Some call it the Galaxy X, others call it the Galaxy F, and most people think it’s going to be the coolest smartphone Samsung ever pulled off. We’re talking, of course, about the first Samsung foldable phone in the world, which might just be the world’s first real foldable phone if Huawei can’t beat Samsung to market with one of its own.

For a few years now, we’ve heard a lot of details about the phone’s specs and features, and, as we get closer to 2019, we get even more reports about the handset. The latest story offers us a few details that were not reported before.

It’s Nikkei Asia Review with the scoop, and while the story is focused on how Huawei and display maker BOE have partnered to release a foldable Android phone before Samsung, the report does mention several details about Samsung’s own foldable phone.

Sources familiar with Samsung plans said the foldable Galaxy smartphone would be launched in the first half of 2019. The handset should sport a 7.3-inch seamless display, and the folded product will be no thicker than an iPhone 8 or iPhone 8 Plus.

If true that detail is impressive, considering that the iPhone 8 and 8 Plus are 7.3mm and 7.5mm thick.

Foldable phones pose several manufacturing issues that could lead to an increased thickness compared to a regular phone. A foldable phone has a much bigger display, which means it’ll eat up a lot more energy. That means the handset should pack a battery big enough to deliver a decent life. But because the screen needs to fold, and other internal components might also need to be flexible, not all the extra internal space will be available for battery cells.

Getting back to Nikkei’s report, a source also told the site that “under the durability test, it could be folded for 20,000 times and its price is likely between $1,500 and $2,000.” The price isn’t a surprise, but the durability test detail sure is. We have no idea what 20,000 times means because there are no foldable phones out there. But it would translate to folding the phone 55 times per day for a year.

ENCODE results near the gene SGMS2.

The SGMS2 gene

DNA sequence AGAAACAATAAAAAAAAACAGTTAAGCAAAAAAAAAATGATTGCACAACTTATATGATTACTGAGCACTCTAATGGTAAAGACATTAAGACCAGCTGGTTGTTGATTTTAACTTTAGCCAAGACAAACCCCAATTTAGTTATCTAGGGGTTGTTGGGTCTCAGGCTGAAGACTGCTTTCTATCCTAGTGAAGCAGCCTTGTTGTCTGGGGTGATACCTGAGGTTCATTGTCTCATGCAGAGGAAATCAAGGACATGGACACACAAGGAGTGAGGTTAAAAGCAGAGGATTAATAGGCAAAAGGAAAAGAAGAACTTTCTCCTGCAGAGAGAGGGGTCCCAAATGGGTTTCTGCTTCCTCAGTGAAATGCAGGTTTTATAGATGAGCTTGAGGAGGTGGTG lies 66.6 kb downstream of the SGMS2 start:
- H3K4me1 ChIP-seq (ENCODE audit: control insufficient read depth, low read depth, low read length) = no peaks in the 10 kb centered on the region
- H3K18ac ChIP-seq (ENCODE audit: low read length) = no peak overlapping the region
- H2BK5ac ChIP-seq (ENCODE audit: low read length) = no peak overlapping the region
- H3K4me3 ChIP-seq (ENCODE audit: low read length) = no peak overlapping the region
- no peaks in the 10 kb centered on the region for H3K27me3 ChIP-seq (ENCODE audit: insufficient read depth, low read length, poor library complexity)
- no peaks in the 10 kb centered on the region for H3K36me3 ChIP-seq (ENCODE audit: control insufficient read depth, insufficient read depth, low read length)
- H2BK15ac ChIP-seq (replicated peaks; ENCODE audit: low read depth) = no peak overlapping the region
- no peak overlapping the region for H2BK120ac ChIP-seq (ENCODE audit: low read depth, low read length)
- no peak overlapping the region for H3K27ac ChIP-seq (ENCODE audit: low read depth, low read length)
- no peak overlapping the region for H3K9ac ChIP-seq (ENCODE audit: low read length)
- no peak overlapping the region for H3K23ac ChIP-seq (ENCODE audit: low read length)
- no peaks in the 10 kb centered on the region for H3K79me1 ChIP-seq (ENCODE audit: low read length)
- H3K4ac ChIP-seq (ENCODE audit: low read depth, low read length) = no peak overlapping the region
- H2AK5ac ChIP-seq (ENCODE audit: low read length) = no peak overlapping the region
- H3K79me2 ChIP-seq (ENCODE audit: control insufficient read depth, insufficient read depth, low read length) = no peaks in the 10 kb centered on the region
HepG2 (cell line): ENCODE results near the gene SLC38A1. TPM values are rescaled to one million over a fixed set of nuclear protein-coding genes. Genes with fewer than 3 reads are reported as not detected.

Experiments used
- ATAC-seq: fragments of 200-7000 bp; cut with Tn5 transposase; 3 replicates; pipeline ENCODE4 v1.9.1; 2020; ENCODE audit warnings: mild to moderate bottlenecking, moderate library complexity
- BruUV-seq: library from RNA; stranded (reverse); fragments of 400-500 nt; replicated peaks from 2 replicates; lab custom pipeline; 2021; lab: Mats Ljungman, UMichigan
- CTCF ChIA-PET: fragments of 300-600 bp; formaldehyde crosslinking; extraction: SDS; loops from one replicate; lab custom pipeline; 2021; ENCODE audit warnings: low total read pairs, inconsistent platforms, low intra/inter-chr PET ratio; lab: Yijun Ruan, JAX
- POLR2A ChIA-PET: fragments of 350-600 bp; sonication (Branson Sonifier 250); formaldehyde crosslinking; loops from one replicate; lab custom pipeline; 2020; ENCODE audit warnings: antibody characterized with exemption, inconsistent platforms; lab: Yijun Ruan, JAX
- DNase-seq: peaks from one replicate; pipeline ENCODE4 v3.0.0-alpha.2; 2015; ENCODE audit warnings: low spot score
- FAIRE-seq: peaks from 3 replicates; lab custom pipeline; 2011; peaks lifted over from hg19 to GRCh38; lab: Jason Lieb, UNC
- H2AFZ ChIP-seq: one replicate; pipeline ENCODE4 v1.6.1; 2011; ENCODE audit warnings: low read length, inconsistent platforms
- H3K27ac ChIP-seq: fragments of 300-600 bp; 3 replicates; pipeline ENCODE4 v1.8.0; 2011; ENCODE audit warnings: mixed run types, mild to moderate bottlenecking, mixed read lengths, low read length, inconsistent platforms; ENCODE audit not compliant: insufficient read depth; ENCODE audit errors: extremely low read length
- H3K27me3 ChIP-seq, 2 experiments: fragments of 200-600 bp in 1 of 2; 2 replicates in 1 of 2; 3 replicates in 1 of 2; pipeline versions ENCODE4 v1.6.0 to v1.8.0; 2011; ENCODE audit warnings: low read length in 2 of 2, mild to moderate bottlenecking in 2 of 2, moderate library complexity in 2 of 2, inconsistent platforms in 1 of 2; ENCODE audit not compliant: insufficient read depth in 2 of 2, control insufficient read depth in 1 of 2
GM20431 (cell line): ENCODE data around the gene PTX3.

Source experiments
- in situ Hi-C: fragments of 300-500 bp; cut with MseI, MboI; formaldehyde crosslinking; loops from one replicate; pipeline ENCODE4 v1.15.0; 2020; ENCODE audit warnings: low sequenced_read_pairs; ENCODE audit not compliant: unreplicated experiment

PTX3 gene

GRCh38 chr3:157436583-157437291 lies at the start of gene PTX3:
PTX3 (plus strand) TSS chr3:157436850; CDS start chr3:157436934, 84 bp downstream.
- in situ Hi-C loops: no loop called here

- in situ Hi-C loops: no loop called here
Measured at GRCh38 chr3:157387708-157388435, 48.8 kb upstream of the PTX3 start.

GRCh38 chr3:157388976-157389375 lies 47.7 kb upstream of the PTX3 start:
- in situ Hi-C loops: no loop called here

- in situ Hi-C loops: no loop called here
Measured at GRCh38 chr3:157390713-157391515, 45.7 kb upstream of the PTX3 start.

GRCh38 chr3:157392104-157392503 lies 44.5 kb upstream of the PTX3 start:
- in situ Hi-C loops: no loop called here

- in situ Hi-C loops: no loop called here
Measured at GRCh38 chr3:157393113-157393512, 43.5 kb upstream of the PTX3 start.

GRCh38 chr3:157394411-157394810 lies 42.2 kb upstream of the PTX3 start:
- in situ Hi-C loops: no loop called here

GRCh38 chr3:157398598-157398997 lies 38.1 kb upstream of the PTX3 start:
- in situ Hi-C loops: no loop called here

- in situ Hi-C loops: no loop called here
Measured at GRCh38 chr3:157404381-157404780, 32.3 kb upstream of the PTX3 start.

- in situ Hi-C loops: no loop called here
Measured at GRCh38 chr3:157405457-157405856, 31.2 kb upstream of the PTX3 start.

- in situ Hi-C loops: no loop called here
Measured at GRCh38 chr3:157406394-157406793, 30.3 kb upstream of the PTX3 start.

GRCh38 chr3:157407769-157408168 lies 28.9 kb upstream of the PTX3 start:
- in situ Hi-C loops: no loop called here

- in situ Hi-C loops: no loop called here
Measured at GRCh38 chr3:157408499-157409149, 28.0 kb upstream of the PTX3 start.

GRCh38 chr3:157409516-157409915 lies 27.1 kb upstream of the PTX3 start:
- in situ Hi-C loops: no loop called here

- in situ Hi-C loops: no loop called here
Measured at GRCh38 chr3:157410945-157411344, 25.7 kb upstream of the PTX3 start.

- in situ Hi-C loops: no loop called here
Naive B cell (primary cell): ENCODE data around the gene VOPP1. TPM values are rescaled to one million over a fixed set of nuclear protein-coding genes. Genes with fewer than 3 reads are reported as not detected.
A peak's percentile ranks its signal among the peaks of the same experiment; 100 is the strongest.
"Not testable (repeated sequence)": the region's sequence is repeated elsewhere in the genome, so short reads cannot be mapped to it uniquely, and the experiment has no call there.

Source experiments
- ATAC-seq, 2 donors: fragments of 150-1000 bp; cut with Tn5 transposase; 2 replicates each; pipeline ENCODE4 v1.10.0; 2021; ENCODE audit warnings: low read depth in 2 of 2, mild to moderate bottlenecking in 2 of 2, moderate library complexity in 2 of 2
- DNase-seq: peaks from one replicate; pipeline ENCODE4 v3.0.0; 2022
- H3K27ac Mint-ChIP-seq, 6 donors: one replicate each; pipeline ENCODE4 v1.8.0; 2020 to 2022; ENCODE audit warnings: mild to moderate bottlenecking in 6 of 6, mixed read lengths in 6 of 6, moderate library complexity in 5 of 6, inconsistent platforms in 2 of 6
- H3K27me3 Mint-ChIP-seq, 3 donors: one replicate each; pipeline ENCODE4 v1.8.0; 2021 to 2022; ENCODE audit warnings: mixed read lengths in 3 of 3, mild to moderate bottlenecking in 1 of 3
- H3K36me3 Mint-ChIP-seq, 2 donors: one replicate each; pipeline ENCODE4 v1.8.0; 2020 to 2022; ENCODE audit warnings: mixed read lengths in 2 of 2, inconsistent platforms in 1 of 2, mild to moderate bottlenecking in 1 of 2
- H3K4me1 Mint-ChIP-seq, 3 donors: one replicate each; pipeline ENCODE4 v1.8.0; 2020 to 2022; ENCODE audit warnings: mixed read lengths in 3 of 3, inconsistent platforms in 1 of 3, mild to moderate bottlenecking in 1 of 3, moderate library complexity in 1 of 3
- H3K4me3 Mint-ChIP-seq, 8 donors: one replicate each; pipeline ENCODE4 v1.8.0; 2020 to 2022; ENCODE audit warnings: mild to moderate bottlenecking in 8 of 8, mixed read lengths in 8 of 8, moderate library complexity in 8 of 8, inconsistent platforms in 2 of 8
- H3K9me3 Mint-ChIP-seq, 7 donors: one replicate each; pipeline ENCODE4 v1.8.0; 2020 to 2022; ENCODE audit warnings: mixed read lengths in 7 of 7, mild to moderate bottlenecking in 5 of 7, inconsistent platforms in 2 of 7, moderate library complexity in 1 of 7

The report goes on to say that Samsung told a small group of analysts that it plans to ship some three millions units next year, although most people expect Samsung to sell one million at most.

Aside from manufacturing issues, there’s one other reason to worry for Samsung. A spokesperson told Nikkei that the company is “still concerned if the new foldable phone can really satisfy consumers and create enough demand for it to generate profits.”

The one problem that Samsung and everyone else making foldable phones might run into, and not be able to control fully, is Android. No matter how good the hardware is, the software belongs to Google. And while Google just embraced the notch in Android P, it’ll be a while until native support for foldable smartphones is built into Android.

When Apple eventually releases its own flexible iPhone, it’ll come with a bunch of software tricks that would let users take advantage of the bigger screen. And that’s because Apple controls the software, not just the hardware. Maybe that’s why Samsung is worried about consumers liking its first foldable Galaxy smartphone.

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